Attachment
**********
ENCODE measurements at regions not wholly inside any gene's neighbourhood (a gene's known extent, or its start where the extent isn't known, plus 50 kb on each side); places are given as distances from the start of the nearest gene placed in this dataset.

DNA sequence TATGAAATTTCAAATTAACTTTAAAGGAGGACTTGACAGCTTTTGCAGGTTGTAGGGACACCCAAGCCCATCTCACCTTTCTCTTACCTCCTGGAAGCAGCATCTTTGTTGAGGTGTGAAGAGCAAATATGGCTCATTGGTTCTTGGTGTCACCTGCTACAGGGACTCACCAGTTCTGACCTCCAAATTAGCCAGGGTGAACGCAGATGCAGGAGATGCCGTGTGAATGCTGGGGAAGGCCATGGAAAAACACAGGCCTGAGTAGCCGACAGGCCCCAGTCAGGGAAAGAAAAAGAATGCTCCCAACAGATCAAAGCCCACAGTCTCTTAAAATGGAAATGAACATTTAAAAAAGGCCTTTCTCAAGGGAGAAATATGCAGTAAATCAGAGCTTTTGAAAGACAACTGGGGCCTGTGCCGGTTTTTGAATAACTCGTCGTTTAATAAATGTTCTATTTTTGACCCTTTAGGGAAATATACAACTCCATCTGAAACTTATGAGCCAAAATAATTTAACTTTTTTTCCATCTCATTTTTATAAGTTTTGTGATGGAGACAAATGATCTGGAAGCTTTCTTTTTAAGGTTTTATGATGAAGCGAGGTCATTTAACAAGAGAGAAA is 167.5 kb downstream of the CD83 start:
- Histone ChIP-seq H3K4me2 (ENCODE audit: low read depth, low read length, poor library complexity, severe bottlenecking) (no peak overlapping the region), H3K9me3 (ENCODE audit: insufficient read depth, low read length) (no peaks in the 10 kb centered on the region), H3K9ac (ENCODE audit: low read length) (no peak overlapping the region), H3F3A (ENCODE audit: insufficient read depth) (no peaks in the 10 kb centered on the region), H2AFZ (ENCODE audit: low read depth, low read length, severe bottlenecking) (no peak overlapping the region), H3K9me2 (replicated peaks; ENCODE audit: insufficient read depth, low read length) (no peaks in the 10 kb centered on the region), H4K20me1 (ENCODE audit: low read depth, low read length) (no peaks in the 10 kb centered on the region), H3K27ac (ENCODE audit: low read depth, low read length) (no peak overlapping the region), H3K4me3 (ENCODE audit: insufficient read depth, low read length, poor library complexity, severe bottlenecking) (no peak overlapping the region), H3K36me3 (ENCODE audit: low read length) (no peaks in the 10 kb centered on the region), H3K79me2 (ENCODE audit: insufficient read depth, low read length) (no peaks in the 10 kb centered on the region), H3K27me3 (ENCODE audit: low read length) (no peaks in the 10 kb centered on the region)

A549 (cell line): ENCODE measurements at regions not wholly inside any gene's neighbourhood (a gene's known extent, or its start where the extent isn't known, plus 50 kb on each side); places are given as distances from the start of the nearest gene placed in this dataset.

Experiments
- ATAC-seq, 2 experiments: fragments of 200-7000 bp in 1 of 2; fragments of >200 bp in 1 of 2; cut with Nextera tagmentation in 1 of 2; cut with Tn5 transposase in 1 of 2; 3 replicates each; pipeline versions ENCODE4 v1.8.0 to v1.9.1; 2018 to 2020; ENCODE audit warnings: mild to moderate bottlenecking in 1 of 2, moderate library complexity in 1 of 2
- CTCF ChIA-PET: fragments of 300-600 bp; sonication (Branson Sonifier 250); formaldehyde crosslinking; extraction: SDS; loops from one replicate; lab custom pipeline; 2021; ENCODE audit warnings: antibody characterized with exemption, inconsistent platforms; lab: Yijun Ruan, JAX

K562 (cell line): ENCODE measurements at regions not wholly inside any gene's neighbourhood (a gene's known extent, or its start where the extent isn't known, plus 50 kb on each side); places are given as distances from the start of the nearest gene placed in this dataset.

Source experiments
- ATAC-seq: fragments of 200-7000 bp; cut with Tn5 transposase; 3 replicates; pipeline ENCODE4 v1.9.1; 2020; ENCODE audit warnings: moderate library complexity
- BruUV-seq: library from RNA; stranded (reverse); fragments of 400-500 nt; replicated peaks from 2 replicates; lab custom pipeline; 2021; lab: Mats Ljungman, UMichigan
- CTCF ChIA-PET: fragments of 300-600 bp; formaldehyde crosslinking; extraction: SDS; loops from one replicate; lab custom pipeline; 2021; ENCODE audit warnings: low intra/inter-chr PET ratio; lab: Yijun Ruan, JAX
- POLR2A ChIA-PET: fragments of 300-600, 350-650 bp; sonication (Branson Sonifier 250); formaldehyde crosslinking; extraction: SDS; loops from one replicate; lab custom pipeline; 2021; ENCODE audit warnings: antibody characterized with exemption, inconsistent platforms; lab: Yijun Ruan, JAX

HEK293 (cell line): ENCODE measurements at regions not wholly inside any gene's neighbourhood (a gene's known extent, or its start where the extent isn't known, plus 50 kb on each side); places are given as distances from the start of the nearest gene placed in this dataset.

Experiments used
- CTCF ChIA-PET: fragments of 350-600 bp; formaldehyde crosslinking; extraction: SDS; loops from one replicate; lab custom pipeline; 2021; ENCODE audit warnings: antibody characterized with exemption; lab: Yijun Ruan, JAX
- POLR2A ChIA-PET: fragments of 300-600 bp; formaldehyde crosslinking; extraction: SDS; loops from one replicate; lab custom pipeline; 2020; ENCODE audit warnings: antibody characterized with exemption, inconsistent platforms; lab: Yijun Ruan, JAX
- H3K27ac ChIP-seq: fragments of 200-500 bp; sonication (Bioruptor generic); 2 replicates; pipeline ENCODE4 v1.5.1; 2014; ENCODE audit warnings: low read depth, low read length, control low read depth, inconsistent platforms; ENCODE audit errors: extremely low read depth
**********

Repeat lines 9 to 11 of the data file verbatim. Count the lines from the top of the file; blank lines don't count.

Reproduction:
Source experiments
- ATAC-seq: fragments of 200-7000 bp; cut with Tn5 transposase; 3 replicates; pipeline ENCODE4 v1.9.1; 2020; ENCODE audit warnings: moderate library complexity
- BruUV-seq: library from RNA; stranded (reverse); fragments of 400-500 nt; replicated peaks from 2 replicates; lab custom pipeline; 2021; lab: Mats Ljungman, UMichigan